In 50 years’ time, those not religiously affiliated could represent half of the population while people with non-Christians faiths double their presence.
From a merely sociological perspective, the number of people identifying as Christians in the United States is destined to shrink.
According to a recent Pew Research projection, the number of self-identified Christians (who were 64% in 2020) could fall to half by 2070. Pastors and other Christian workers will not be surprised by the conclusion after witnessing the shrinking trend of the last decades. But is there a way to predict how this decline in Christian affiliation will look like?
A first scenario suggested in the “Modelling the Future of Religion in America” report says that 46% of the US populations will identify as Christians (including evangelicals, mainline Protestants, Roman Catholics and others smaller groups) in 2070, compared to 41% saying they are unaffiliated (agnostics, atheists, others). This scenario is contemplates that “movement into and out of Christianity remains stable at recently observed rates”. In other words, “in each new generation, 31% of Christians become religiously unaffiliated before they turn 30, and 21% of unaffiliated people become Christians”.
In a second model calculated by Pew (called “limited” disaffiliation), the reality changes drastically. The unaffiliated population would reach 48%, surpassing significantly the amount of Christians, which falls to 39%.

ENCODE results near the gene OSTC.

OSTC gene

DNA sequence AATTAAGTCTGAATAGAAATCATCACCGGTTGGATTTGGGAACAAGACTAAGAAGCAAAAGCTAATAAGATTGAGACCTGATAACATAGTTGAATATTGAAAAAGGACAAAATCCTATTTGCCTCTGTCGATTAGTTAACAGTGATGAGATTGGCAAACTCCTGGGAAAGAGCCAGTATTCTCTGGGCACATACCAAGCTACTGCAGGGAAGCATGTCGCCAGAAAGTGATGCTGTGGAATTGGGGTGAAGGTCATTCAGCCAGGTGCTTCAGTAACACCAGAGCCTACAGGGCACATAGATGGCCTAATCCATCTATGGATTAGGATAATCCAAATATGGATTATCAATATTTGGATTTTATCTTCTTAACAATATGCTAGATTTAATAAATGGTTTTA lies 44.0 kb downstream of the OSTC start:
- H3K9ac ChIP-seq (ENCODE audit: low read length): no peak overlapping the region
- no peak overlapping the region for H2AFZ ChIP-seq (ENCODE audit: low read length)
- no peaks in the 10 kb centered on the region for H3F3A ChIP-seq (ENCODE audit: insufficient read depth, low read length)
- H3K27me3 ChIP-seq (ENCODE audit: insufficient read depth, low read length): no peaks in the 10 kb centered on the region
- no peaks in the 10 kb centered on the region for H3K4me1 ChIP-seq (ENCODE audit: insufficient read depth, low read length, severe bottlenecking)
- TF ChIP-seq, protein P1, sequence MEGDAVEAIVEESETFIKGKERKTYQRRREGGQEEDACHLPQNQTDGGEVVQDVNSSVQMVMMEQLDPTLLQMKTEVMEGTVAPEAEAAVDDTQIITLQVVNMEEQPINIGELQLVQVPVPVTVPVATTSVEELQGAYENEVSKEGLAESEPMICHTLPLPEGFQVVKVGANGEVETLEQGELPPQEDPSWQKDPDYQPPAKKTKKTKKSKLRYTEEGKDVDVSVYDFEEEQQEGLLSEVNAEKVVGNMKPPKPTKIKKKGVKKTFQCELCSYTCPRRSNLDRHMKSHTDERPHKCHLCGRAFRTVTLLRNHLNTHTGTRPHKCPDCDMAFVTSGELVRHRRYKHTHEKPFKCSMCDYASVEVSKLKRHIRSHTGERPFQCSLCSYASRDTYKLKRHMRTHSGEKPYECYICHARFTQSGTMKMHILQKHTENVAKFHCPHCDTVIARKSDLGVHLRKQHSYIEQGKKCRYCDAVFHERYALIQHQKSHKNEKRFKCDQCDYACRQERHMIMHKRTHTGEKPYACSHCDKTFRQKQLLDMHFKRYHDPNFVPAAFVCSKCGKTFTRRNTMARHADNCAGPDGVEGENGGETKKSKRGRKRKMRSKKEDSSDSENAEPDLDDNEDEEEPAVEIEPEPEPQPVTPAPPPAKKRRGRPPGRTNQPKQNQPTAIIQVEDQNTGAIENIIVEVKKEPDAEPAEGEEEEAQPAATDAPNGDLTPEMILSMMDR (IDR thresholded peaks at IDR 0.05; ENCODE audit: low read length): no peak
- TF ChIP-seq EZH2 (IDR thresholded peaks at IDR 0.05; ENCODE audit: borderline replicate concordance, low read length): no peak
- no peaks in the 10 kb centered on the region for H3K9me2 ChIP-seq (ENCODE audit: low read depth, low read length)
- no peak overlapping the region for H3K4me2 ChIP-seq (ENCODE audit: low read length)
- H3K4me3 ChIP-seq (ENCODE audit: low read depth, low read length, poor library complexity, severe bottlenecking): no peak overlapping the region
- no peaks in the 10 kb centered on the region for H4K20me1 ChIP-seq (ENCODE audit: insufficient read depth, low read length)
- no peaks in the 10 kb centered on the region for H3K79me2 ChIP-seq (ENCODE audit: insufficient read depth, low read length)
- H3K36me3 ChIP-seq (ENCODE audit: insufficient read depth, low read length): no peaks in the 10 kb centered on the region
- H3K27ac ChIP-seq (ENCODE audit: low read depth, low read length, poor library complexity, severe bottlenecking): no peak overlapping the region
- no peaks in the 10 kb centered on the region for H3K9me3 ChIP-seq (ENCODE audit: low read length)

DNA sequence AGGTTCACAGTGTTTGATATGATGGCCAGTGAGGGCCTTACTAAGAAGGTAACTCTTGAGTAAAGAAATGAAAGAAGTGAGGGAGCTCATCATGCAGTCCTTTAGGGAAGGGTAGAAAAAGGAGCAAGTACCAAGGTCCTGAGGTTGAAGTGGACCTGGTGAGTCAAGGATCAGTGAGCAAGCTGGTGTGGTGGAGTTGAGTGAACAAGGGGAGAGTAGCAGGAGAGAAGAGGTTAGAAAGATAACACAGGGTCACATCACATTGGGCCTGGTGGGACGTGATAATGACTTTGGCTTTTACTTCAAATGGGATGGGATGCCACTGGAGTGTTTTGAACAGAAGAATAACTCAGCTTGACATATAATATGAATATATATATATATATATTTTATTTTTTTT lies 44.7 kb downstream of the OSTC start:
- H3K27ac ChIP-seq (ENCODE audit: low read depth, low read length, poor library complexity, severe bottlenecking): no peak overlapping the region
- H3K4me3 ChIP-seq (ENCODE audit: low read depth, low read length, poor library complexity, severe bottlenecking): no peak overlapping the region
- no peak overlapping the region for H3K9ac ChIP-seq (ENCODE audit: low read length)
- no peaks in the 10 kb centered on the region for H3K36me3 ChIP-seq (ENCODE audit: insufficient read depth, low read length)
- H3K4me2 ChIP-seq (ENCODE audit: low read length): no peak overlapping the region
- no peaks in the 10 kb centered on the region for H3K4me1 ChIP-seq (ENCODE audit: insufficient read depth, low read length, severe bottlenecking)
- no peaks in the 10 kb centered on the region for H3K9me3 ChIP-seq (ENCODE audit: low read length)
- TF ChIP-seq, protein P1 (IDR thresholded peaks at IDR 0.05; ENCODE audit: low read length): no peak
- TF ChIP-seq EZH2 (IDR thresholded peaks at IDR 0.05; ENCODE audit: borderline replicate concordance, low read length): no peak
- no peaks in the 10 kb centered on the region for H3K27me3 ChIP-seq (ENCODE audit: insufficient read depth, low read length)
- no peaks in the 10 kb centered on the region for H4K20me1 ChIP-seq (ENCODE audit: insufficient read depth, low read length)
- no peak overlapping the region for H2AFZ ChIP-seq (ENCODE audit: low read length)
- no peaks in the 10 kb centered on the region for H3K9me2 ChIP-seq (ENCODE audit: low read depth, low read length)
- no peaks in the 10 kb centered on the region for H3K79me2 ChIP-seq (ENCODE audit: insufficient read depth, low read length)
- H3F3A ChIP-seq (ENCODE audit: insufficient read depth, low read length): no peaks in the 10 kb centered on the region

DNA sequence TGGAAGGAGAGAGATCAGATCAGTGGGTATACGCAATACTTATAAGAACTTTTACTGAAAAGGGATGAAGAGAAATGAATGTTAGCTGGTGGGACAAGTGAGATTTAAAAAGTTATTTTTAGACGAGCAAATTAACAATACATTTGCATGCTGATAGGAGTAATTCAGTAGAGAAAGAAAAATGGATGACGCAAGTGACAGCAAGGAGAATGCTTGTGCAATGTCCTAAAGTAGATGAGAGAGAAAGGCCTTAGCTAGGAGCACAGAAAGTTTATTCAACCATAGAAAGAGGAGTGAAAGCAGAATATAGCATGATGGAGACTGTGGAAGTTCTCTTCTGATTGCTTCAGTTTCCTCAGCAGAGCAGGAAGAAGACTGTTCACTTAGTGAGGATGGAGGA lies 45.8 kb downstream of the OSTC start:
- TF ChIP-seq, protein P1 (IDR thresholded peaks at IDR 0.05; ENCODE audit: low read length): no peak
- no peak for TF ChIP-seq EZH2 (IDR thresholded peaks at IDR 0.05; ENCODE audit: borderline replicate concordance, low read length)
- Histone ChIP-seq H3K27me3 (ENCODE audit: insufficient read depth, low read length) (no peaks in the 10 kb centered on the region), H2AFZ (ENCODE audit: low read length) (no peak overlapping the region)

A third scenario predicting disaffiliation without mathematically imposed “limits” paints society in which over half of the population does not identify with a religion (52%) while Christianity would be the faith of 35% of US Americans.
Interestingly, the report also gives the model of what would happen if no Americans changed their religious affiliation in the next 50 years. In that case, Christianity would fall 10% (from 64% to 54%) while non-affiliated would grow moderately to 34% (from 30% in 2020).
What about other religious groups in the United States such as Mormons, Muslims, Buddhists and others? In all scenarios, these non-Christians groups would grow from 6% in 2020 to 12-13% in 2070.
It is impossible to foresee how many people will attend a Christian church in the future or turn to agnosticism and atheism. But this is how Pew has built this projections: “All the projections start from the current religious composition of the U.S. population, taking account of religious differences by age and sex. Then, they factor in birth rates and migration patterns. Most importantly, they incorporate varying rates of religious switching – movement into and out of broad categories of religious identity – to model what the U.S. religious landscape would look like if switching stayed at its recent pace, continued to speed up (as it has been doing since the 1990s), or suddenly halted”.
This newest report confirms a trend of ‘Europeisation’ of the United States, in which the country sees a slow but important secularisation of its population.